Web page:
Welcome To George's Holiday Camp
Here we go again.
The other day, I wrote about Katrina evacuees being taken to Utah with no prior knowledge of their destination, and that they were reportedly being kept behind barbed wire. I mentioned at the time that I couldn't confirm this, and if any Utahns who read The Left Coaster could confirm or deny this tale, it would be reported here.
But this morning, what do I spy - to my shock and surprise - but a similar report from Aurora, Colorado:
I was afraid of this. As the great diaspora of New Orleans continues with evacuees not being told where they're going until the bus/plane cranks up or until they land/arrive, the police state tactics of some of the 'welcoming' communities are actually just housing people at remote locations, behind fences - like prisons, really.
Verne Stovall, foreground, and her daughter-in-law, Jacquelyn Augustine, stand at a fence separating them from reporters and others Tuesday at the Community College of Aurora. Stovall recalled how she was rescued Sunday with 23 other people from a flooded house in New Orleans. (Denver Post / Glenn Asakawa)
And that's NOT all, folks!
I saw a report yesterday where evacuees were put on a plane and not told they were heading for Salt Lake City, Utah until they began taxi-ing down the runway. [I wrote about this - p]
And then there is that report I have noted in recent days of the 1,000 evacuees flown to Roosevelt Roads naval base on Puerto Rico's eastern tip. What of them? I've still seen no reports, but I confirmed it with a Puerto Rican friend of mine. This is too surreal.
I mean if you read the story, the evacuees are very thankful for being safe and in a new place. Still, do we want to treat fellow Americans like this? And why so far away in Colorado? One woman says she's never even been outside of New Orleans and that's a pretty common thing among New Orleans' poorer residents.
There is even SCLM support for this report.
Evacuees' stories are moving, but fence isn't
Article Last Updated: 09/07/2005 03:37:49 AM
By Diane Carman
Denver Post Staff Columnist
The signs on the buildings say "Community College of Aurora," though for now they're serving as an impromptu Camp Katrina. About 160 hurricane survivors are being housed in the dorms, surrounded by fences, roadblocks, security guards and enough armed police officers to invade Grenada.
There's a credentials unit to process every visitor, an intake unit to provide identification tags and a bag of clothes to every evacuee, several Salvation Army food stations, portable toilets, shuttle buses, a green army-tent chapel with church services three times a day and a communications team to keep reporters as far away from actual news as possible.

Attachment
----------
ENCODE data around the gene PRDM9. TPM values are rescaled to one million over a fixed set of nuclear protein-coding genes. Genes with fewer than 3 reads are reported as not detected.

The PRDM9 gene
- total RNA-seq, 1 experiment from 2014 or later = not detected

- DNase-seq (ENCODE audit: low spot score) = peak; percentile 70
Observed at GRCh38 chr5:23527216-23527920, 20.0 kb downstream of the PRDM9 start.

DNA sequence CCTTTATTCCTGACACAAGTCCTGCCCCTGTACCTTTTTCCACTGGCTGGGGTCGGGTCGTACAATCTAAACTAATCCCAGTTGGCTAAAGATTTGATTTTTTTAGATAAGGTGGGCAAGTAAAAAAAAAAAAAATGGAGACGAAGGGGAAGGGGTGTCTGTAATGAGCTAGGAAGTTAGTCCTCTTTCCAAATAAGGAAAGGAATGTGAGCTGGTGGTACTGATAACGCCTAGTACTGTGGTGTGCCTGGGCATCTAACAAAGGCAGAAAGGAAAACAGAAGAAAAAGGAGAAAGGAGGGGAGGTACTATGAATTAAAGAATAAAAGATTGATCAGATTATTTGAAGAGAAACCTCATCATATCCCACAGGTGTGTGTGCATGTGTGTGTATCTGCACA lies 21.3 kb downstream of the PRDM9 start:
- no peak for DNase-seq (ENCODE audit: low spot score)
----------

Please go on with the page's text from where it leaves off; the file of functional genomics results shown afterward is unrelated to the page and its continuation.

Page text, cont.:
It probably was easier for a reporter to get inside Gitmo on Tuesday than to penetrate the force field around Lowry.
But survivors occasionally breached the lockdown and came to the fence to tell their stories, each one astonishing.
At a time when it seems ordinary to deliver food and water and provide sanitation to the space station orbiting 200 miles above the Earth, these people watched bodies float past them for days and wondered if help ever would arrive.
Diane Carman's column appears Sunday, Tuesday and Thursday. She can be reached at 303-820-1489 or firstname.lastname@example.org.
Meanwhile, back in Congress:
In the wake of what the Wall Street Journal projected may be the most expensive natural disaster in American history, the Republican Leadership in the House of Representatives limited floor consideration of the $52 billion Katrina relief bill proposed by President Bush and voted to reject any Democratic efforts to amend the bill to include a wider array of relief measures, RAW STORY has learned. Voting along party lines, Republicans denied a measure that would have allowed for two hours of discussion and opened up the measure to be amended.
And, to back up (mi$)Admin$tration claims, they are trotting out their most successful prevaricator:
With George W. Bush’s approval rating at an all-time low following the bungled hurricane relief effort, sources say the White House has turned to the most trusted man ever associated with the administration to save the president’s political bacon. The only question is, will Colin Powell take the job?
t would give the former secretary of state and general the opportunity to reprise his Gulf War leadership on America’s own gulf coast. It would also give Powell, who left the administration amid infighting over foreign policy, a chance to receive a hero’s welcome on the world stage—something his reputation could use after he appeared before the United Nations with bogus proof of Saddam Hussein’s illegal weapons program.
That'll fix things!
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